Warning: At the conclusion of this post I will be including a YouTube clip of the scene from NYPD Blue which caused 50 ABC stations to be fined a total of $1.43 million. This scene includes nudity, specifically Charlotte Ross's bare buttocks and the side of one of her breasts. It is presented here not to titillate but to illustrate. Obviously do not click on the play button if you are under the age of majority where you live, or feel that you might be offended by nudity.
I am absolutely incensed at the most recent absurdity to come from the American Federal Communications Commission. On Friday the Commission, levied a fine against fifty-two ABC stations in the Central and Mountain Time Zones for airing an episode of NYPD Blue which included a nude scene featuring Charlotte Ross. The scene was deemed to be "indecent" according to the existing regulations which defines material as being indecent if it, "in context depicts or describes sexual or excretory activities or organs in a patently offensive manner as measured by contemporary community standards for the broadcast medium." The fine levied was the 2003 maximum of $27,500 per station for a total fin of $1,430,000. Based on the current allowable fines, ABC would have been fined nearly $17 million if the episode in question ran today.
In their decision the Commission stated:
We find that the programming at issue is within the scope of our indecency definition because it depicts sexual organs and excretory organs -- specifically an adult woman's buttocks. Although ABC argues, without citing any authority, that the buttocks are not a sexual organ, we reject this argument, which runs counter to both case law and common sense.
FCC commissioner Deborah Taylor Tate wrote in a statement that accompanied the announcement of the fine that:
Our action today should serve as a reminder to all broadcasters that Congress and American families continue to be concerned about protecting children from harmful material and that the FCC will enforce the laws of the land vigilantly. In fact, pursuant to the Broadcast Decency Act of 2005, Congress increased the maximum authorized fines tenfold. The law is simple. If a broadcaster makes the decision to show indecent programming, it must air between the hours of 10 p.m. and 6 a.m. This is neither difficult to understand nor burdensome to implement.
In response to the FCC fine an ABC press release stated:
'NYPD Blue,' which aired on ABC from 1993-2005, was an Emmy Award-winning drama, broadcast with appropriate parental warnings as well as V-chip-enabled program ratings from the time such ratings were implemented. When the brief scene in question was telecast almost five years ago, this critically acclaimed drama had been on the air for a decade and the realistic nature of its storylines was well known to the viewing public. ABC feels strongly that the FCC's finding is inconsistent with prior precedent from the Commission, the indecency statute and the First Amendment, and we intend to oppose the proposed fine.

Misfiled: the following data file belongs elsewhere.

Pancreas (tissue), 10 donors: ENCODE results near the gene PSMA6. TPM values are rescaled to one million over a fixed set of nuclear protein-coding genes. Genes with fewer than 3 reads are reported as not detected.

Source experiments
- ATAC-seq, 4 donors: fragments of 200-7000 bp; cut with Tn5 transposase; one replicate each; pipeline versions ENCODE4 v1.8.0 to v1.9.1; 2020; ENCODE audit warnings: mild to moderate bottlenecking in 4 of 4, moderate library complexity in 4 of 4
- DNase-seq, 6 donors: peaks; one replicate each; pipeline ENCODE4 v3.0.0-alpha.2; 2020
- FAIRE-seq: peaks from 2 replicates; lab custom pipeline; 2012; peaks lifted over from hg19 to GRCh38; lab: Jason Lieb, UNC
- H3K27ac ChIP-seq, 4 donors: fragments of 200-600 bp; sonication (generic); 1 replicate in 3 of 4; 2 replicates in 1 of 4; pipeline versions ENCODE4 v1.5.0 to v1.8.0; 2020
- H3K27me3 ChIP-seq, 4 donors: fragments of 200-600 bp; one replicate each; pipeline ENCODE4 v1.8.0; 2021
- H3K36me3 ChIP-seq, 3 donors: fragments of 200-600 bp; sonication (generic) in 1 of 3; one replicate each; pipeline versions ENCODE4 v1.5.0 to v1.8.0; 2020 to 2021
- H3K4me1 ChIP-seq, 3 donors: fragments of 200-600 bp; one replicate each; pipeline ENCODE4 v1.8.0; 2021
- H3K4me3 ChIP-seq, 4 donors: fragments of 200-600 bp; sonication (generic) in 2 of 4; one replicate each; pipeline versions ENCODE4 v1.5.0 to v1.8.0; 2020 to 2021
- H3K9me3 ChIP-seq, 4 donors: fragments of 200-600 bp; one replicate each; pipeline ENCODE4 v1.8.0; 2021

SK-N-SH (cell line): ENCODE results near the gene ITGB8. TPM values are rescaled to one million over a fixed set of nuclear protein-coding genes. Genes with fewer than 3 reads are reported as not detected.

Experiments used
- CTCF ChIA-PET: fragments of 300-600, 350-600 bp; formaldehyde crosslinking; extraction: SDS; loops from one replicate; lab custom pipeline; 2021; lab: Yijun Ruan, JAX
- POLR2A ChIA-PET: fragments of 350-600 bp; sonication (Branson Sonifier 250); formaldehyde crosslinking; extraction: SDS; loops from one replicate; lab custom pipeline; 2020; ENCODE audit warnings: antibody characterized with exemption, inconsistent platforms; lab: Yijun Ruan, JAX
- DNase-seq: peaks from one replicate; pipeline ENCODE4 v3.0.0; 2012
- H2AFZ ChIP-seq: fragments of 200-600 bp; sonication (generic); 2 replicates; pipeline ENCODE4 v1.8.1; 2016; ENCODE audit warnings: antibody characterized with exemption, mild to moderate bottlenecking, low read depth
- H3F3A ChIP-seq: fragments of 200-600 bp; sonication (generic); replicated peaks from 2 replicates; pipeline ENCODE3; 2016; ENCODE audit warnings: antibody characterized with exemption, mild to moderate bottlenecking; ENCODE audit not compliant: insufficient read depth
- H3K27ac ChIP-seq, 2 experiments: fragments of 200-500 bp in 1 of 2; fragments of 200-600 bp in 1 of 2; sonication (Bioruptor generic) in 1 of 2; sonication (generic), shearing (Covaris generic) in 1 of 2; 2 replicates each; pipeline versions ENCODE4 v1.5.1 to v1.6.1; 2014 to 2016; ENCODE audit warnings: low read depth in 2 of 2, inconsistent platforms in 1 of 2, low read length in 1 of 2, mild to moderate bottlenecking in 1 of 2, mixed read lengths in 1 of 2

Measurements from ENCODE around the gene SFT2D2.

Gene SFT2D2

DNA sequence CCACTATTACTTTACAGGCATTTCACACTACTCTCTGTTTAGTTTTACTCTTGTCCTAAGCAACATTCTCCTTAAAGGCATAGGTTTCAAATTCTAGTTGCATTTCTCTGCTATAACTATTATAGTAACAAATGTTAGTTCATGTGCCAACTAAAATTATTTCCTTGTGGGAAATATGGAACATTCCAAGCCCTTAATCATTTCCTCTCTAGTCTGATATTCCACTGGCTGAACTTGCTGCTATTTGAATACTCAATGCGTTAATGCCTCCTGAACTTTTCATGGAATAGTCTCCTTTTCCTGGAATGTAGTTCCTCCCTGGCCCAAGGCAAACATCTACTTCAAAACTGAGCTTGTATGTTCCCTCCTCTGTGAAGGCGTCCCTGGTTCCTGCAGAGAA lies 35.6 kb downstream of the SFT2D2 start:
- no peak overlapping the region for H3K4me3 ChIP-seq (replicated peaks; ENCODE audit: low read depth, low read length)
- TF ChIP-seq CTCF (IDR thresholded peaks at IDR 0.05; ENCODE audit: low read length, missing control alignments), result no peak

According to the New York Times report on this, "Obscene speech has no constitutional protection, but indecent speech does. Under the law, FCC rules and court decisions, the commission can fine broadcasters for airing indecent speech outside of the 10 p.m.-6 a.m. safe harbor."
Okay, that was the "newsy" part of this, now the editorial part. The FCC is yet again kowtowing to social conservative special interest groups like the Parents Television Council and the American Family Association while using what can best be described as an elastic yardstick to determine what is and is not acceptable. As ABC pointed out in their press release, the FCC finding is "inconsistent with prior precedent from the Commission" which has not in the past found episodes where bare buttocks were shown to be "indecent." And there have been plenty of those episodes starting with the very first episode of the series in which we saw Sherry Stringfield in a nude scene with David Caruso. This was almost ten years before the Charlotte Ross nude scene, and let's just say that the Stringfield-Caruso nude scene would probably be considered a lot closer to most people's definition of indecency than the Charlotte Ross scene (Caruso's character John Kelly and his ex-wife – Stringfield's character – make love). That is ten years of precedent saying that it is acceptable to broadcast images like that, and not just after 10 p.m. Why? Because throughout the show's TV lifetime, NYPD Blue has always aired at 10 p.m. Eastern and Pacific and 9 p.m. Central and Mountain, and while there have been findings with regard to the show on the grounds of language there have not been such findings in terms of nudity.. Are we to believe that it is only the 2003 episode, titled "Nude Awakenings" that has ever been actionable? Or are we to believe that the FCC has, in an arbitrary manner, changed its policy without bothering to tell anyone until it was time to hand out fines?